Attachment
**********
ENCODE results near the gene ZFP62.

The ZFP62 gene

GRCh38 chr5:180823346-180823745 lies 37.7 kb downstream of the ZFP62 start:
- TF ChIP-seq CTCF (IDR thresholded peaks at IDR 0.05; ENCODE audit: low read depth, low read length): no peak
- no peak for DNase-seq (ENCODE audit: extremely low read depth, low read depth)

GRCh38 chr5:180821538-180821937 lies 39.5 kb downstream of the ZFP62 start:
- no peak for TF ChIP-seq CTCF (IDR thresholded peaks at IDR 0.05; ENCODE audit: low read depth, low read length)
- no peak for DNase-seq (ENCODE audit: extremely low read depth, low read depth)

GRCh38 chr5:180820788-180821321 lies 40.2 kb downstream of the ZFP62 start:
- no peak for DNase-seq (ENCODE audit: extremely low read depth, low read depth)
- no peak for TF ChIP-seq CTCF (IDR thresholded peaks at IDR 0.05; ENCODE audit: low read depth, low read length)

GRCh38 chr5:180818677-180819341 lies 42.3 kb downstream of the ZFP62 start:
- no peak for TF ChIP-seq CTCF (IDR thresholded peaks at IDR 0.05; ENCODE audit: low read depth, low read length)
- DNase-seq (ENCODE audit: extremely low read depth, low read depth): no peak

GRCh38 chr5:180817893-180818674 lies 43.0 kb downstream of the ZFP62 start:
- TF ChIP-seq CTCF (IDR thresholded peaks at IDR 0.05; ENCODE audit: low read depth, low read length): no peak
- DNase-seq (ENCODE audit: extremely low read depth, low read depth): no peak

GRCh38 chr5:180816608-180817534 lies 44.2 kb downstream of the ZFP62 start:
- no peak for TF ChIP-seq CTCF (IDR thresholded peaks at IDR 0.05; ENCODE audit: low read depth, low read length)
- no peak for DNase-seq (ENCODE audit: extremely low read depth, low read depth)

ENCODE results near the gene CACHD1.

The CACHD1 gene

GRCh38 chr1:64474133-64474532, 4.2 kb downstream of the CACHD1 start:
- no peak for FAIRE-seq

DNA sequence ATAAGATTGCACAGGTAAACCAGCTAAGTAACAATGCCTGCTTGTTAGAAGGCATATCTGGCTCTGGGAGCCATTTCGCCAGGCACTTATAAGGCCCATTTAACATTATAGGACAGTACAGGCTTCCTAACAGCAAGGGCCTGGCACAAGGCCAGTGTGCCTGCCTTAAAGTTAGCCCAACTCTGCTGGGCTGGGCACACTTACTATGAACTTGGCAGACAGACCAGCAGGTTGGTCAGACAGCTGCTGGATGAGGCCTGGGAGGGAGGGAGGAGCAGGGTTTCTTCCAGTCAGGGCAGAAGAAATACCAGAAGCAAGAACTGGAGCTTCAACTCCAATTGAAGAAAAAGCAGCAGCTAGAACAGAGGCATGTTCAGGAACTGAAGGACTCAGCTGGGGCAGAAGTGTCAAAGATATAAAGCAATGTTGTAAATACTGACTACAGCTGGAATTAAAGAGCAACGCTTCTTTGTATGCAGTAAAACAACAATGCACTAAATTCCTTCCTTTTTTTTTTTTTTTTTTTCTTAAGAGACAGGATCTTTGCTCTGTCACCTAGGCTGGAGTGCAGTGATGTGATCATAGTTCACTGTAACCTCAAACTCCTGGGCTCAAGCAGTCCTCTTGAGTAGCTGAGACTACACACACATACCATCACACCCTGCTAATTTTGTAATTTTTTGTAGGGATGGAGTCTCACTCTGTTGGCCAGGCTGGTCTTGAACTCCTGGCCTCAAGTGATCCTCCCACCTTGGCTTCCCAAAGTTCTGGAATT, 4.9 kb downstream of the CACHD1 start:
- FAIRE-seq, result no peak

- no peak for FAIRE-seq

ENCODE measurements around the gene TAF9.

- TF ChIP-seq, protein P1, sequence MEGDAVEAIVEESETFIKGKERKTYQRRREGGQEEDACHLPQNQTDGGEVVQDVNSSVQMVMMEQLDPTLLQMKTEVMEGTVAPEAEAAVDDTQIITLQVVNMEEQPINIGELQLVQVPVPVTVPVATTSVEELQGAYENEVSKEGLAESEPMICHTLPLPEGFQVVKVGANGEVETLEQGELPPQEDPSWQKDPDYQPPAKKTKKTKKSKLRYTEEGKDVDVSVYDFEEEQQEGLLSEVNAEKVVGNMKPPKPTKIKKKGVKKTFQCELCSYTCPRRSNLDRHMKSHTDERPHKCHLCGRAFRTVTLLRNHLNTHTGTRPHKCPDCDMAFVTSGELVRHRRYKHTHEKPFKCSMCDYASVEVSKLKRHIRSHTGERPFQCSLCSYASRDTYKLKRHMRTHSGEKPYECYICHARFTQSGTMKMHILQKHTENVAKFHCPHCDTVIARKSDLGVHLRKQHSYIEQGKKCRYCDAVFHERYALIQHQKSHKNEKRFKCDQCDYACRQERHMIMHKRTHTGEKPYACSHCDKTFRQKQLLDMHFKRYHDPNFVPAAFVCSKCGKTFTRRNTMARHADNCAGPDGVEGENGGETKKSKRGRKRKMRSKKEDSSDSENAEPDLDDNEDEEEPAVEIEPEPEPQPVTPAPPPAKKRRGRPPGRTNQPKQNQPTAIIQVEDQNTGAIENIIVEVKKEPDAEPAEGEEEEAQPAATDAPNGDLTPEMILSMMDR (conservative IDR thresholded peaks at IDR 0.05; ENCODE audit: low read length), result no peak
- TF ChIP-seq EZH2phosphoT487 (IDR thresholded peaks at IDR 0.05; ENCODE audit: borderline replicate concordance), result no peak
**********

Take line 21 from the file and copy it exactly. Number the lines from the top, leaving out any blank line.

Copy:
ENCODE results near the gene CACHD1.